Friday 15 December 2017

Clarke: Moyes comments distasteful and showed complete lack of respect

Sunderland say they continue to fully support David Moyes
Sunderland say they continue to fully support David Moyes

Football Association chairman Greg Clarke believes Sunderland manager David Moyes' comments to a female reporter were "regrettable, distasteful and showed a complete lack of respect".

Clarke's strong rebuke for Moyes comes on the same day Sunderland issued a statement to say they were backing the Scot but agreed that his suggestion he might slap BBC reporter Vicki Sparks was "wholly unacceptable".

Moyes' exchange with Sparks took place after Sunderland's 0-0 draw with Burnley on March 18 but only came to light on Monday when video footage of their post-match interview emerged.

The FA has already written to the Premier League's bottom side for their views on the incident, which occurred when the 53-year-old manager reacted angrily to a question he did not like - but Clarke's intervention will only heap more pressure on Moyes.

Speaking to reporters on the eve of the UEFA congress in Helsinki, Clarke said: " It was regrettable, it was distasteful and I think it showed a complete lack of respect. And we in the game stand for respect.

"But I don't think it undermines football's desire to be inclusive and respectful. Every now and again, we will have to remind people of the high standards we need to observe in football."

When asked if it was sexist, Clarke said: "It could have been interpreted as such.

"I think it's doubly bad to use such a term to a woman because there is a lot of violence against women in society and terms like that aren't just disrespectful, I think they are bad examples.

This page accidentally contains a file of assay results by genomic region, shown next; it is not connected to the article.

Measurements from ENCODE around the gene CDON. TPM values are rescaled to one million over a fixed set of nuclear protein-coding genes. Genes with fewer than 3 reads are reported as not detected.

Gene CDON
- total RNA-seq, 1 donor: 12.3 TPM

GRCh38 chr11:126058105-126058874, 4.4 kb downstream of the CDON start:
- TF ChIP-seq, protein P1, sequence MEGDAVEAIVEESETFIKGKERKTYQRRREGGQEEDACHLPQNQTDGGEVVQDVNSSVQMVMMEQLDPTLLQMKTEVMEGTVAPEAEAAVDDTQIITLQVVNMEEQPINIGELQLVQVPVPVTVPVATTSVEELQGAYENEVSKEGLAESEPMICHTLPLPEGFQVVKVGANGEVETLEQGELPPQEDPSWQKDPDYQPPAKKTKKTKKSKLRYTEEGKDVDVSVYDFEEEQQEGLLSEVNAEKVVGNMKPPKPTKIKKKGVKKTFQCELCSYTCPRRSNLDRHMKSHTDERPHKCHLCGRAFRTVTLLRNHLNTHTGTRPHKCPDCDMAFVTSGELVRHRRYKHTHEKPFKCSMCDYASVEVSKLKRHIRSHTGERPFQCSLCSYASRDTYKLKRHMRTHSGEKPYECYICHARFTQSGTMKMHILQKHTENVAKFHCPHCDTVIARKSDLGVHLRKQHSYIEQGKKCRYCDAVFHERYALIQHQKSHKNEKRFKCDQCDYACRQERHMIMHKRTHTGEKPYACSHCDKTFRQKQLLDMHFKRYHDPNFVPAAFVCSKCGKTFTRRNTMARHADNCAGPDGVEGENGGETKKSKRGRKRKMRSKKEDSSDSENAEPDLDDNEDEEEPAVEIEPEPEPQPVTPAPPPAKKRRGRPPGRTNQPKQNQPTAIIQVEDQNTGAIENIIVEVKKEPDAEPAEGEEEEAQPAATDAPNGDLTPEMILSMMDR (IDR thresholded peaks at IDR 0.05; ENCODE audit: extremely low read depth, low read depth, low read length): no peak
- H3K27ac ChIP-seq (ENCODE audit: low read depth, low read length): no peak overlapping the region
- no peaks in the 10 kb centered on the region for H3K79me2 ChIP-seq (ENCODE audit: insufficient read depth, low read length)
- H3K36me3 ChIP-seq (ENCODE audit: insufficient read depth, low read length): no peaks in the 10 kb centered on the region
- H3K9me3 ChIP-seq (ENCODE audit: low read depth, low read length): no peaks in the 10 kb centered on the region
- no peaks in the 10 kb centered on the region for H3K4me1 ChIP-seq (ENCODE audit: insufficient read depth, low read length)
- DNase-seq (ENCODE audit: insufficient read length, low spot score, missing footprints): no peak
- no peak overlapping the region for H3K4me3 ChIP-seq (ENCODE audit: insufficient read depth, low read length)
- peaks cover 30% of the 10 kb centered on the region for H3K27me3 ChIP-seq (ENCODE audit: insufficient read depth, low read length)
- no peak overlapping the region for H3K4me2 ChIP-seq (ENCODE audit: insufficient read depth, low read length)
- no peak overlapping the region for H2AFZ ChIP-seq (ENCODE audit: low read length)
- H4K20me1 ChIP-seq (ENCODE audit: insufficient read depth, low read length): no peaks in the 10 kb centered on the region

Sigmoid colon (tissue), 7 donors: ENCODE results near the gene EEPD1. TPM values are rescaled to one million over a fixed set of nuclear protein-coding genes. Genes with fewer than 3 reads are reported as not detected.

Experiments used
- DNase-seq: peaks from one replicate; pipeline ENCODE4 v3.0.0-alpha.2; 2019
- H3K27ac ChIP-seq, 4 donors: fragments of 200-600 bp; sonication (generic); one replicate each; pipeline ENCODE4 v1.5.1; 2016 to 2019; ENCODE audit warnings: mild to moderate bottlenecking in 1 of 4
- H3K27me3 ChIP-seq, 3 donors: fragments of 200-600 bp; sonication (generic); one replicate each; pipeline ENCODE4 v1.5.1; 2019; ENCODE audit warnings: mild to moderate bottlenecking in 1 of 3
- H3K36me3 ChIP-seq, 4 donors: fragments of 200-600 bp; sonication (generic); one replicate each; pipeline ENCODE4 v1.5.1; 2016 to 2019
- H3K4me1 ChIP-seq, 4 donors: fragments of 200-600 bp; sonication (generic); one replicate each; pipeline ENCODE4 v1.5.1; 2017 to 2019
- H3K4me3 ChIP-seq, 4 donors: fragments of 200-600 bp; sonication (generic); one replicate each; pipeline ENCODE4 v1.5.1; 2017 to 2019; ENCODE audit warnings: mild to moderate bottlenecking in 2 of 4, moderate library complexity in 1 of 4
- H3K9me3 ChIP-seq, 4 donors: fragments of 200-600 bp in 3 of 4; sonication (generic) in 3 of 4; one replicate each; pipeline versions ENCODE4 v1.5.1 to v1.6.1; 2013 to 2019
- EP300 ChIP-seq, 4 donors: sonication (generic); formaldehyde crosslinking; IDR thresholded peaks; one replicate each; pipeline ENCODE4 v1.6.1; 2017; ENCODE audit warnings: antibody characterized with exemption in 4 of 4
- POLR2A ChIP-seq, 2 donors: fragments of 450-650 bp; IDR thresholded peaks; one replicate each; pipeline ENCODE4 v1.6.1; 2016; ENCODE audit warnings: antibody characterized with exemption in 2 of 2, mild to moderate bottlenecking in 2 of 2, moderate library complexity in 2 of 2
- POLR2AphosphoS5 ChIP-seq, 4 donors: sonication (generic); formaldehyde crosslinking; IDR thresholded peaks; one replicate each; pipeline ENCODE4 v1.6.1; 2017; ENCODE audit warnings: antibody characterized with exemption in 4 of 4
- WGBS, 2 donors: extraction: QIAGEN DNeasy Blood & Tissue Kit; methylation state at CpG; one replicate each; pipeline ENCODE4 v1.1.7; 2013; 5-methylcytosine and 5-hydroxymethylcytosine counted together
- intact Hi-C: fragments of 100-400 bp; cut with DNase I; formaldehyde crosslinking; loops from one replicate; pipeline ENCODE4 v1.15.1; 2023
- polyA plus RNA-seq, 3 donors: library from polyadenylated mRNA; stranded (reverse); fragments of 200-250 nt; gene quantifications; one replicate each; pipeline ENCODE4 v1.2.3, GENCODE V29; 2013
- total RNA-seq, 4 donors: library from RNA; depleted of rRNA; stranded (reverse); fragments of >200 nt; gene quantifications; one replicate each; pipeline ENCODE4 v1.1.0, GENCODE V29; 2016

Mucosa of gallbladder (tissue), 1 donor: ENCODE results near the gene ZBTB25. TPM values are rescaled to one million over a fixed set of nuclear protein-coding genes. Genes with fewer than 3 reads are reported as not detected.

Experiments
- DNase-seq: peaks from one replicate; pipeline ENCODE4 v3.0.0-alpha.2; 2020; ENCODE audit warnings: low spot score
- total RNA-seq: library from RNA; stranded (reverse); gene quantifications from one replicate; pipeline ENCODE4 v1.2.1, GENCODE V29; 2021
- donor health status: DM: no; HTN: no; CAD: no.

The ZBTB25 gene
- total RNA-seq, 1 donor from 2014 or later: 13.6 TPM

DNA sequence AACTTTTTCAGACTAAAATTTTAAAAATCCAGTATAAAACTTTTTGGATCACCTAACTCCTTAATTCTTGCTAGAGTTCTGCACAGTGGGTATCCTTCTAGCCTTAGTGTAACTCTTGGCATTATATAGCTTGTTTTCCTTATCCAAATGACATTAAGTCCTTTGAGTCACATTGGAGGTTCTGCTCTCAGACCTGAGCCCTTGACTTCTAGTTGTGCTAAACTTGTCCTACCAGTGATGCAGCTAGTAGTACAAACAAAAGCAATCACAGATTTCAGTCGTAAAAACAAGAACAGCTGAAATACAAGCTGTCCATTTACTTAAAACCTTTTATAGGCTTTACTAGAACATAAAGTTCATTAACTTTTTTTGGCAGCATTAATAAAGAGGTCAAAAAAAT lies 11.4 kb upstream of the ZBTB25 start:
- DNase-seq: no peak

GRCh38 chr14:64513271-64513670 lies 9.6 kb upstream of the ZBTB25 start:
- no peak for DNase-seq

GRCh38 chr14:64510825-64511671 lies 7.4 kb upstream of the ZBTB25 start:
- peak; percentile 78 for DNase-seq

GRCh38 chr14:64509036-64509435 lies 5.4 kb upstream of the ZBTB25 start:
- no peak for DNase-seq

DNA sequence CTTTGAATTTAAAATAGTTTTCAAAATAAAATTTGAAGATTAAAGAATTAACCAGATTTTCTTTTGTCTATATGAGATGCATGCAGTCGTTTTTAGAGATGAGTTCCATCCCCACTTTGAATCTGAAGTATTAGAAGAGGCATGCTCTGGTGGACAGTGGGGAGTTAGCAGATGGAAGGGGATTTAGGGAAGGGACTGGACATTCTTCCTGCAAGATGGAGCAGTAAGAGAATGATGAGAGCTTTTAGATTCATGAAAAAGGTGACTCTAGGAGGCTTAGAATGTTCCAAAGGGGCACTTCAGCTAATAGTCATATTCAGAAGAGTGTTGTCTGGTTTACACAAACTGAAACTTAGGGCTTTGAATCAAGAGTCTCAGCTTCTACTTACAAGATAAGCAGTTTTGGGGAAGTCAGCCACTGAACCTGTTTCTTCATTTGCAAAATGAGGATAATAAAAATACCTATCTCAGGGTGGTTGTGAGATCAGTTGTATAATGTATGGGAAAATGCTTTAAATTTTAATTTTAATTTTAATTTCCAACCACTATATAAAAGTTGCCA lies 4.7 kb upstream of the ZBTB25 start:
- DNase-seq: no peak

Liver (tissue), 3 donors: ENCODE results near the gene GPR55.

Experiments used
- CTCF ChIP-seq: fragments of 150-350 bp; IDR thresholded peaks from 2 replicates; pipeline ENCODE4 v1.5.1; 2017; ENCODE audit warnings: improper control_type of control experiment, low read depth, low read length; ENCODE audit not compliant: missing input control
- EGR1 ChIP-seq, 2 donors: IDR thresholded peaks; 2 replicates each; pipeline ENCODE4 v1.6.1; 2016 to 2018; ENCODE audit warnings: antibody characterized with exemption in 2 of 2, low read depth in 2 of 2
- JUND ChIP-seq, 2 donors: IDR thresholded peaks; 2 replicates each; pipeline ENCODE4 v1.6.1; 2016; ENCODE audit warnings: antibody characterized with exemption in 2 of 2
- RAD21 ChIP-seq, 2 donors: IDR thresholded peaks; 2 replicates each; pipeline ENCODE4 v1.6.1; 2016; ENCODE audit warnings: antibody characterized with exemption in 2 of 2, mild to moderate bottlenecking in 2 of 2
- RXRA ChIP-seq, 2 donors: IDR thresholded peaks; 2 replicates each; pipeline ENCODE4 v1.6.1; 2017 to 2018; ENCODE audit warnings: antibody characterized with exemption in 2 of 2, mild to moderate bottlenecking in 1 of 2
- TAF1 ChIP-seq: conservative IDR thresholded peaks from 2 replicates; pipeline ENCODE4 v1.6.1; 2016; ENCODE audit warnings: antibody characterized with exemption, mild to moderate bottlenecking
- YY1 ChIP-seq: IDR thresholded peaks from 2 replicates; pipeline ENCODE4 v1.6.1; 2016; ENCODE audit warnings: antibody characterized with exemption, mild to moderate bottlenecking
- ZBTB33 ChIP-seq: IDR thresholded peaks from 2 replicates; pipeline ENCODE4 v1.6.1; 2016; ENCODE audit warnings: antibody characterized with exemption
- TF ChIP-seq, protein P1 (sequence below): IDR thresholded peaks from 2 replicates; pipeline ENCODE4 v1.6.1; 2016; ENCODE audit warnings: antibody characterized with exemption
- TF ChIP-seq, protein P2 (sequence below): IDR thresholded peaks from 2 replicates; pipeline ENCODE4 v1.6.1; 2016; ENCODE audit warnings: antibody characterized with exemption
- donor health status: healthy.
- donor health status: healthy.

"I regret that it happened and I'm sure that David Moyes regrets that it happened."

Moyes told a press conference on Monday that he phoned Sparks soon after the incident to apologise and claimed it was a momentary lapse that was totally out of character.

But Clarke believes it was characteristic of a general lack of respect towards journalists that he has detected across the game.

"We're getting into a trend of people treating journalists doing their jobs badly, and I would like to see that stop," said the former Leicester chairman.

"Respect is respect for everybody. If a person wants to interview you, the least you could do is treat them with a bit of respect.

"I've been seeing that more and more: people storming off and being facetious and insulting. I just think, on that level, it has to stop as well."

He also pointed out that the incident comes at a time when the FA is trying hard to promote the women's game and convince government that it is a diverse and inclusive sport.

The Sunderland club statement said it could not "condone or excuse" Moyes' actions but said the manager did bring the matter to the attention of the club's chief executive Martin Bain himself and apologise to Sparks.

It added that the club treated the issue with the " utmost seriousness from the outset" and it had been dealt with to the satisfaction of the BBC and Sparks.

This, however, has not stopped calls for further action against the former Preston, Everton and Manchester United manager, with shadow sports minister Dr Rosena Allin-Khan and Clare Phillipson, director of domestic abuse charity Wearside Women In Need, among those wanting a more serious response.

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